By Leslie Gallagher
I woke up at 2am Sunday morning hearing Kenny cough and struggle to move around. I jabbed Bryan hard with an elbow (can never wake the guy up) and said, “Kenny needs to go out NOW”. We blindly moved around the bedroom, pulled him off his bed and carried him out. He struggled and argued with us, insisting that he didn’t need to pee. We stood him up and tried for an eternity to express his bladder and finally gave up. He was right. He didn’t have to pee. But something nagged at me. We were three weeks post-surgery, everything had been going well but something wasn’t quite right and I couldn’t put my finger on it. In retrospect he hadn’t eaten his dinner the night before which was very unlike him. I started thinking he wasn’t feeling well but I didn’t know why. We put him back on his bed and I laid for the next hour trying to go back to sleep but listening to his breathing. Now what?
At 5am he coughed again and I shot out of bed. His eyes looked glazed, he didn’t want to move and I started to get really nervous. I asked Bryan to take his resting heart rate. It was 185. I almost had a stroke. A normal resting heart rate for him was about 65. Was it too early to call Dr. Ettinger, our Medical Director?? He had to be up by 5am, right??!! Checking Kenny’s gums, they were absolutely white. My heart went into my throat. I knew I had to race him over to the emergency hospital and if I woke up Dr. Ettinger so be it!! Kenny was getting shocky.
A resident there met us and told me she thought maybe Kenny just needed to empty his bladder and that she was going to put in a urinary catheter. Uh, no you’re not. I asked a big strong tech to help me and we carried Kenny outside where he peed just fine thank you very much. (just saved myself $200!) Then he pooped some weird piece of plastic and bandage material. Good boy! Ate your vet wrap off your foot while I wasn’t looking. Was that what was wrong??? Could it have been so simple? Of course not!
Due to the material Kenny had passed the resident wanted to do both chest xrays and abdominal ones to see if he had a foreign body. I was more worried about his heart/lungs than any foreign body but whatever. He seemed to be in terrible pain. I got (THANK GOD) Dr. Ettinger on the phone as this young vet was going over every possibility known to man instead of focusing on what I thought was a Dobie heart problem. Dr. Ettinger, bless his heart seemed to scare the crud out of this poor young woman. He very slowly and carefully explained what he thought she should do. For those of you who are unaware of how famous Dr. Ettinger is, he is considered one of the top veterinarians in the country and he literally wrote the book on Veterinary Internal Medicine. So every single vet in the world has read and studied his textbooks (translated into over 50 languages!) and they all know who he is. It has to be terrifying to have an emergency case and Steve Ettinger telling you over the phone what he would do. I actually felt sorry for her as she seemed to be sweating bullets, wanting to cover every contingency and not screw up with his case.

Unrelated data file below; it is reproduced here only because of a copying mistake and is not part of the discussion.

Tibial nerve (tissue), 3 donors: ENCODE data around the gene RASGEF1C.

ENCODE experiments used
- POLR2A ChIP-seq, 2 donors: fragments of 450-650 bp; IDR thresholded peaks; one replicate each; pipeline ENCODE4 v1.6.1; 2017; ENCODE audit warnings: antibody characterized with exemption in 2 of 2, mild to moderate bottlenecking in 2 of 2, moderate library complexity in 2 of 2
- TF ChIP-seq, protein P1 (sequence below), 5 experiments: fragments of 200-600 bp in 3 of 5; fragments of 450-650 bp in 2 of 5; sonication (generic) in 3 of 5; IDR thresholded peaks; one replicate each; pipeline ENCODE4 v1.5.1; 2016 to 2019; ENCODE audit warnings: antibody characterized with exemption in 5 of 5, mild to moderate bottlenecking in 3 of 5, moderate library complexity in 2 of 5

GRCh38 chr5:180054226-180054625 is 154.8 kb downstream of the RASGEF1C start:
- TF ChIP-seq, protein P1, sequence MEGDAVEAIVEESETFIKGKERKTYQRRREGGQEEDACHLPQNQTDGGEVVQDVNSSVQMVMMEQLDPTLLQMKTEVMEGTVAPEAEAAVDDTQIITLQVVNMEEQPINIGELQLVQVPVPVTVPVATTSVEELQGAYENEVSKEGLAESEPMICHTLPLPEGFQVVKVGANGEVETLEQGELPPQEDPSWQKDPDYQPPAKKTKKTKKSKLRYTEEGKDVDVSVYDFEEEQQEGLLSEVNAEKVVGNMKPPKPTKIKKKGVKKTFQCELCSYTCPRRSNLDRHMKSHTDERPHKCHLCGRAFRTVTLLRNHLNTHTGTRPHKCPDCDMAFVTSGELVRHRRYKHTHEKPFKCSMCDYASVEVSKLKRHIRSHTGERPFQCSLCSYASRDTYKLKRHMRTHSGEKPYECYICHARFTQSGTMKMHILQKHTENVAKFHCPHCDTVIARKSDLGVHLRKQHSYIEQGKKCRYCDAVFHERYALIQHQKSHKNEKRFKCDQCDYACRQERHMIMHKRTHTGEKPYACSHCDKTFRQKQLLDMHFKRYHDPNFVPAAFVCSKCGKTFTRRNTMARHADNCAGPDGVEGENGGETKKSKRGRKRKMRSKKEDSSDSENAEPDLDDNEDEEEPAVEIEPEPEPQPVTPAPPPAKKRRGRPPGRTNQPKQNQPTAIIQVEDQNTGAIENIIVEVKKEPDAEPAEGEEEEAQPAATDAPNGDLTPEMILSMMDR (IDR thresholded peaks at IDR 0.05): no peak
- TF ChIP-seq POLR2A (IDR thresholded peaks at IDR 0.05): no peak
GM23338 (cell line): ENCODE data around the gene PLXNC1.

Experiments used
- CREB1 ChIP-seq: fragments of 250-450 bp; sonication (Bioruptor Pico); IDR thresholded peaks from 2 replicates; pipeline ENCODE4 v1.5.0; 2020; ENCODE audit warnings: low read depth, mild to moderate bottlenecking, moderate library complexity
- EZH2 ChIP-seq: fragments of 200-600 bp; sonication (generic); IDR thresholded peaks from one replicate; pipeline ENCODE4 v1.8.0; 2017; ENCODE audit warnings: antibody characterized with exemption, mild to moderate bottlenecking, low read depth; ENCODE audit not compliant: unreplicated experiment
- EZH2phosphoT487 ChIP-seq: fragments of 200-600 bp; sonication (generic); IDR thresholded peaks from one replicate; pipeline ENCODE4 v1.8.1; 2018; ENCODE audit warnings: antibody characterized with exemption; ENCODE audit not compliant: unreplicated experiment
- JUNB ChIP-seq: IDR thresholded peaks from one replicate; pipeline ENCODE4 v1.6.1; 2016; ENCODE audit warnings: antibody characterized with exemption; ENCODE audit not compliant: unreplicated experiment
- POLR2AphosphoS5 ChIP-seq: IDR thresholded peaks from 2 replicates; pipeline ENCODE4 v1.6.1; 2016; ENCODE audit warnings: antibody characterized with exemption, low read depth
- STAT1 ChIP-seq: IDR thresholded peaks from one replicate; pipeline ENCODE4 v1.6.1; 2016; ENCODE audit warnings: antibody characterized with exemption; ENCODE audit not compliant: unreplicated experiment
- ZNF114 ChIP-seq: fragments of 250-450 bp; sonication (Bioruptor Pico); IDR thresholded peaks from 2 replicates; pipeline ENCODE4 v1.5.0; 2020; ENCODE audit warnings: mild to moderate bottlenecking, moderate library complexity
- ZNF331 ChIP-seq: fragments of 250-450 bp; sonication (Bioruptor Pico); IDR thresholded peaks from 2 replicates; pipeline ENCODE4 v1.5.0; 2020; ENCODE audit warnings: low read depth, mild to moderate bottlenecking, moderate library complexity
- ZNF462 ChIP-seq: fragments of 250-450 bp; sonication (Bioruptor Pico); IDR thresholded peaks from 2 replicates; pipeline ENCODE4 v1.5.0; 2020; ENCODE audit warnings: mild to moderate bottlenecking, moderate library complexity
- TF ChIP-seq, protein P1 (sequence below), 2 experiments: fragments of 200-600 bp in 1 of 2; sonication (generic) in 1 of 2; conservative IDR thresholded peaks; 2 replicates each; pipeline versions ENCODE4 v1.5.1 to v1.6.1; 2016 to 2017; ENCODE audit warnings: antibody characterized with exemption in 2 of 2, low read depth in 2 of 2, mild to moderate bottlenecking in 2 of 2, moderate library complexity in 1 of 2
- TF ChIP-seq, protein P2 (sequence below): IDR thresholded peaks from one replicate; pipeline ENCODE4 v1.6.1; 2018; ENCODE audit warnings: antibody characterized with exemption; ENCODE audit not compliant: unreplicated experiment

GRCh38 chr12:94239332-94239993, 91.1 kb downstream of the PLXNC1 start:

Of course, it being Memorial Day weekend and 6:00 in the morning the hospital was short staffed so the vet just listened to his chest. Dr. Ettinger strongly recommended an EKG as he was worried about tachycardia (an excessively rapid heartbeat) and Dobermans are very prone to heart problems. I thought Kenny was in a lot of pain and asked her if she could please give him some injectable pain medications (thinking that might bring his heart rate down). She finally took him in for an xray and told me to call back in a few hours. I was a total WRECK. My KEN!!!
By 1:30 in the afternoon his heart rate had only gone down to 160, nowhere near normal and they still hadn’t given him any injectable meds yet. I was trying to not have a stroke and be that big pain-in-the-ass owner who calls and nags the vet every 15 minutes but, still! By 4:30pm he was eating but shaking nonstop. They still had not done any bloodwork or the EKG. I went in to visit him (horrible nagging owner) and was told that he only started shaking when I showed up. ???? Ken is not an emotional guy. He was a guy that was very sick. FINALLY at 8pm they reported that he had fluid in his lungs but not enough to tap, some of his bloodwork was abnormal, his heart rate was down to 140 (WTF???) and the vet wanted to do more xrays, pass a urinary catheter and tap the fluid anyway even though it could cause a pneumothorax, which is the presence of air or gas in the pleural cavity surrounding the lungs. It’s painful and can cause difficulty in breathing. Not good. She felt that it was probably cancer. Excuse me??
So much for my two-whole-days-off-holiday-weekend. I was internally hysterical. Had we screwed up by not doing chest xrays before the MRI and surgery?? Had the melanoma on his hock metastasized after all and was I a complete idiot for doing a major surgery on a dog with full blown cancer??? Why, oh why hadn’t I insisted on chest xrays before surgery??? By this time the resident vet had gone home for the day and I had spoken with my dear friend, Dr. Leonard who promised to take over his case in the morning as soon as she got to work. I trusted her with every fiber of my being and I knew she would follow Dr. Ettinger’s recommendations to the letter. By 9pm that Sunday night his heart rate was down to 120, the pain meds were kicking in and he was a bit more comfortable but nowhere near out of the woods. We still had absolutely no idea what was wrong with him. It was a long, sleepless night as we waited for Dr. Leonard to arrive the following morning.
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